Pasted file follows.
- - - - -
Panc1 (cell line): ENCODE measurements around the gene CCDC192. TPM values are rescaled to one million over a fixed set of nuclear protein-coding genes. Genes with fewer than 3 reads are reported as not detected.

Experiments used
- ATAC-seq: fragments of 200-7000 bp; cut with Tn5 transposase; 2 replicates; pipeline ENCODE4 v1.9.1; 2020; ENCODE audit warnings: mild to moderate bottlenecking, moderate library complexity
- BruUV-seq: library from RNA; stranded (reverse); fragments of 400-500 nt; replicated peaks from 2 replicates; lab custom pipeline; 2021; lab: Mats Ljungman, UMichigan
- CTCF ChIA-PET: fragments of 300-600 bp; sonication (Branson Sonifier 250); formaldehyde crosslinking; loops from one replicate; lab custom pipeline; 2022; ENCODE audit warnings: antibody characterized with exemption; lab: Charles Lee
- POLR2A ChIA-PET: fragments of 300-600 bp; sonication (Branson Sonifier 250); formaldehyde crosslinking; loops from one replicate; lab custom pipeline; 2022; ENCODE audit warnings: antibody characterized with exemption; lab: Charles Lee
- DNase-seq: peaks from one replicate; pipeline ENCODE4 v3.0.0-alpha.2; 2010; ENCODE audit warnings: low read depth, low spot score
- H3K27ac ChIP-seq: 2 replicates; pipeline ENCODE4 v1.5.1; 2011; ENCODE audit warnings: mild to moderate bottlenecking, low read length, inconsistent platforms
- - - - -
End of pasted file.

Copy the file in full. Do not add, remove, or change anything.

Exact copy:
Panc1 (cell line): ENCODE measurements around the gene CCDC192. TPM values are rescaled to one million over a fixed set of nuclear protein-coding genes. Genes with fewer than 3 reads are reported as not detected.

Experiments used
- ATAC-seq: fragments of 200-7000 bp; cut with Tn5 transposase; 2 replicates; pipeline ENCODE4 v1.9.1; 2020; ENCODE audit warnings: mild to moderate bottlenecking, moderate library complexity
- BruUV-seq: library from RNA; stranded (reverse); fragments of 400-500 nt; replicated peaks from 2 replicates; lab custom pipeline; 2021; lab: Mats Ljungman, UMichigan
- CTCF ChIA-PET: fragments of 300-600 bp; sonication (Branson Sonifier 250); formaldehyde crosslinking; loops from one replicate; lab custom pipeline; 2022; ENCODE audit warnings: antibody characterized with exemption; lab: Charles Lee
- POLR2A ChIA-PET: fragments of 300-600 bp; sonication (Branson Sonifier 250); formaldehyde crosslinking; loops from one replicate; lab custom pipeline; 2022; ENCODE audit warnings: antibody characterized with exemption; lab: Charles Lee
- DNase-seq: peaks from one replicate; pipeline ENCODE4 v3.0.0-alpha.2; 2010; ENCODE audit warnings: low read depth, low spot score
- H3K27ac ChIP-seq: 2 replicates; pipeline ENCODE4 v1.5.1; 2011; ENCODE audit warnings: mild to moderate bottlenecking, low read length, inconsistent platforms